The prevalence of risk factors in Andalusia continues to be higher than the Spanish average41,42 (even surpassing the United States average for obesity and diabetes mellitus)43; and CVD mortality rates in Andalusia are the second highest in Spain in both women and men (after Ceuta and Melilla, respectively), and are twice as high as those for the Region of Madrid (which has the lowest rates) (Tables 4 and 5). Furthermore, CVD management (2014) is still lacking, with insufficient equipment and human resources to provide comprehensive, coordinated care (half of Andalusian hospitals lack neurologists and the number of stroke unit beds per 100000 inhabitants is the lowest in Spain44); a lack of specific training in lower-level centres and in primary care; and poor communication between primary and specialised care.45

Table 4.

Mortality due to cerebrovascular disease in men, by autonomous community (2014).

  Deaths  Pop.  CR  SR  Rate ratioa 
Autonomous community
Andalusia  2382  20.6  4150526  18.2  57.4  42.1  2.0 
Extremadura  362  3.1  544067  2.4  66.5  36.5  1.7 
La Rioja  110  1.0  155474  0.7  70.8  33.8  1.6 
Asturias  366  3.2  504565  2.2  72.5  33.6  1.6 
Murcia  328  2.8  734365  3.2  44.7  32.7  1.5 
Galicia  939  8.1  1324358  5.8  70.9  32.3  1.5 
Valencian community  1212  10.5  2446996  10.7  49.5  31.5  1.5 
Cantabria  165  1.4  286751  1.3  57.5  30.3  1.4 
Aragon  422  3.6  659321  2.9  64.0  30.0  1.4 
Basque country  580  5.0  1051770  4.6  55.1  29.7  1.4 
Navarre  161  1.4  315497  1.4  51.0  29.6  1.4 
Castile-La Mancha  787  6.8  1040531  4.6  75.6  28.7  1.4 
Catalonia  1642  14.2  3630695  15.9  45.2  27.5  1.3 
Castile-Leon  577  5.0  1229980  5.4  46.9  26.3  1.2 
Balearic Islands  188  1.6  560645  2.5  33.5  26.1  1.2 
Canary Islands  300  2.6  1054531  4.6  28.4  23.1  1.1 
Madrid  940  8.1  3063928  13.4  30.7  21.2  1.0 
Ceuta  14  0.1  43195  0.2  32.4  37.9  1.8 
Melilla  24  0.2  42896  0.2  55.9  70.3  3.3 
Spain  11573  100  22840091  100  50.7  30.8   

CR: crude rate; Pop.: population; SR: standardised rate.

a

Autonomous community/Madrid standardised rate ratio.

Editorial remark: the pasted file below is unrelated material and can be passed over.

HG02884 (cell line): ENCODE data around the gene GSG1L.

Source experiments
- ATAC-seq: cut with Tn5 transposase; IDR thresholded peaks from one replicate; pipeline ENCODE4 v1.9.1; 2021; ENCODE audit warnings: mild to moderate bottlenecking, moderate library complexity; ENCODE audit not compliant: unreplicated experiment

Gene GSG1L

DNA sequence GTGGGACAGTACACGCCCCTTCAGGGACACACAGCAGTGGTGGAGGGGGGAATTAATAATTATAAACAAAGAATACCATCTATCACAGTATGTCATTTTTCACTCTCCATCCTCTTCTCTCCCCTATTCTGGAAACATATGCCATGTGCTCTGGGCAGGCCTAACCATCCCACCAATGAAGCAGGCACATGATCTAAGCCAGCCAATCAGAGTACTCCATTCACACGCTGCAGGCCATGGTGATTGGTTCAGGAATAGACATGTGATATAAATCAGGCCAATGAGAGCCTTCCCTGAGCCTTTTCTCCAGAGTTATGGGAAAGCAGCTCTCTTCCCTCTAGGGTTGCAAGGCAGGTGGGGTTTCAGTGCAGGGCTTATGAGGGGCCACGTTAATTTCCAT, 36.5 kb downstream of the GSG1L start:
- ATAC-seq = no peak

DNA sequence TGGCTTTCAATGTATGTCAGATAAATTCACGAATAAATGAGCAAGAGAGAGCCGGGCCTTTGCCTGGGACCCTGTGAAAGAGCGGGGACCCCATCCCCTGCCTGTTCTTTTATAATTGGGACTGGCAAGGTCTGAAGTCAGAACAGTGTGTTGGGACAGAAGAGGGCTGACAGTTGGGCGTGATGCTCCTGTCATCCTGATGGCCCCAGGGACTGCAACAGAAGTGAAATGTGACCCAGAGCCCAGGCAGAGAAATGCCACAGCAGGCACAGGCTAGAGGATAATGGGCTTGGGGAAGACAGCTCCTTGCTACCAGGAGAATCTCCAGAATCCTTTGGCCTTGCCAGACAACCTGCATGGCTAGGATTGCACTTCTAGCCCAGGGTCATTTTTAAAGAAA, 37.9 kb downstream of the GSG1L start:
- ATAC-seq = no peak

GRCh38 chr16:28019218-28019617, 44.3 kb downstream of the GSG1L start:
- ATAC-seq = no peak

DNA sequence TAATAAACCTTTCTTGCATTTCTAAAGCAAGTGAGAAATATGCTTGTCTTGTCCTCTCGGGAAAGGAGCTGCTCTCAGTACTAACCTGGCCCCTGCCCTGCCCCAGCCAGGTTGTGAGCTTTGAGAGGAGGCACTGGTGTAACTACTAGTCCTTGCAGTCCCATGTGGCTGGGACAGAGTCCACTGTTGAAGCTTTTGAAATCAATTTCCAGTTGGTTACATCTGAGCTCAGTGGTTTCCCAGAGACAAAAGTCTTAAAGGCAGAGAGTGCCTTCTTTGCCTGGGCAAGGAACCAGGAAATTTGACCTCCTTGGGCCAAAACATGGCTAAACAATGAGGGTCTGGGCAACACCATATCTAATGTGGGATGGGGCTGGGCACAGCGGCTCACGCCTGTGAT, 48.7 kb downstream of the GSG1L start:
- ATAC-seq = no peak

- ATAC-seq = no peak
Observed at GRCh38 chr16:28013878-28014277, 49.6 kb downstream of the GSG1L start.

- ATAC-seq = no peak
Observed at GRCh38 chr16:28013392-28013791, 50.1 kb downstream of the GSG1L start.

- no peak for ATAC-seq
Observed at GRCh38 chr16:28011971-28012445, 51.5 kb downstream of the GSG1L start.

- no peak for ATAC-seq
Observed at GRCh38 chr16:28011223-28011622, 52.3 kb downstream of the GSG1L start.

Table 5.

Mortality due to cerebrovascular disease in women, by autonomous community (2014).

  Deaths  Pop.  CR  SR  Rate ratioa 
Autonomous community
Andalusia  3220  20.1  4240325  18.0  75.9  33.6  2.0 
Extremadura  530  3.3  549741  2.3  96.4  30.5  1.8 
Murcia  436  2.7  728516  3.1  59.8  27.7  1.6 
Valencian community  1620  10.1  2500350  10.6  64.8  25.7  1.5 
Asturias  559  3.5  549495  2.3  101.7  25.4  1.5 
Galicia  1411  8.8  1414975  6.0  99.7  24.8  1.5 
Castile-La Mancha  1105  6.9  1027049  4.3  107.6  24.8  1.5 
Cantabria  261  1.6  299489  1.3  87.1  24.5  1.4 
Aragon  586  3.7  669014  2.8  87.6  24.1  1.4 
Balearic Islands  266  1.7  559825  2.4  47.5  22.3  1.3 
Castile-Leon  795  5.0  1255355  5.3  63.3  20.8  1.2 
Canary Islands  394  2.5  1063892  4.5  37.0  20.8  1.2 
Catalonia  2233  14.0  3768906  16.0  59.2  20.5  1.2 
Basque country  726  4.5  1113564  4.7  65.2  19.7  1.2 
Navarre  198  1.2  320506  1.4  61.8  19.2  1.1 
La Rioja  104  0.6  158605  0.7  65.6  18.4  1.1 
Madrid  1457  9.1  3312821  14.0  44.0  16.9  1.0 
Ceuta  24  0.1  41424  0.2  57.9  37.5  1.56 
Melilla  16  0.1  41183  0.2  38.9  32.4  1.34 
Spain  16006  100  23615032  100  67.8  24.1   

CR: crude rate; Pop.: population; SR: standardised rate.

a

Autonomous community/Madrid standardised rate ratio.

Primary care efforts to control traditional risk factors in socioeconomically disadvantaged populations46 and ensuring equal access to high-quality acute hospital care are essential to eradicate inequalities in CVD mortality47 in Andalusia.

Due to population ageing, CVDs continue to pose a challenge for prevention and healthcare policy, especially in elderly populations, in whom prognosis is poorer in terms of both the associated mortality (Table 1) and the functional sequelae and healthcare costs, particularly in the case of cerebral haemorrhages.48

Strengths and limitations

We analysed trends in CVD mortality rates over a long period of time (35 years) using joinpoint regression analysis, which can objectively identify periods. This avoids the need for pre-established time periods, which may bias how trends are analysed.

Although our analysis identifies objective changes in CVD mortality rates, the methodology used prevents us from determining the causes of these changes.

Studying mortality rates by year of birth, rather than by age and period, may be more appropriate. In any case, our analysis by age group in consecutive years is reasonably close to this approach.49

Conclusions

Our data show that the CVD mortality rate is 50% higher in Andalusia than in Spain as a whole, and twice as high as in the Region of Madrid (the autonomous community with the lowest rate). Although we detected a marked decrease in CVD mortality over the study period (1980-2014), rates stabilised between 1997 and 2003 in Andalusia, whereas they continued to decrease in Spain as a whole, widening the gap between Andalusia and Spain for both sexes and most age groups.

Funding

This study has not been presented at any meeting or congress and has received no public or private funding.

Conflicts of interest

The authors have no conflicts of interest to declare.

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Please cite this article as: Cayuela A, Cayuela L, Rodríguez-Domínguez S, González A, Moniche F. Análisis de las tendencias en la mortalidad por enfermedades cerebrovasculares en Andalucía (1980–2014). Neurología. 2019;34:309–317.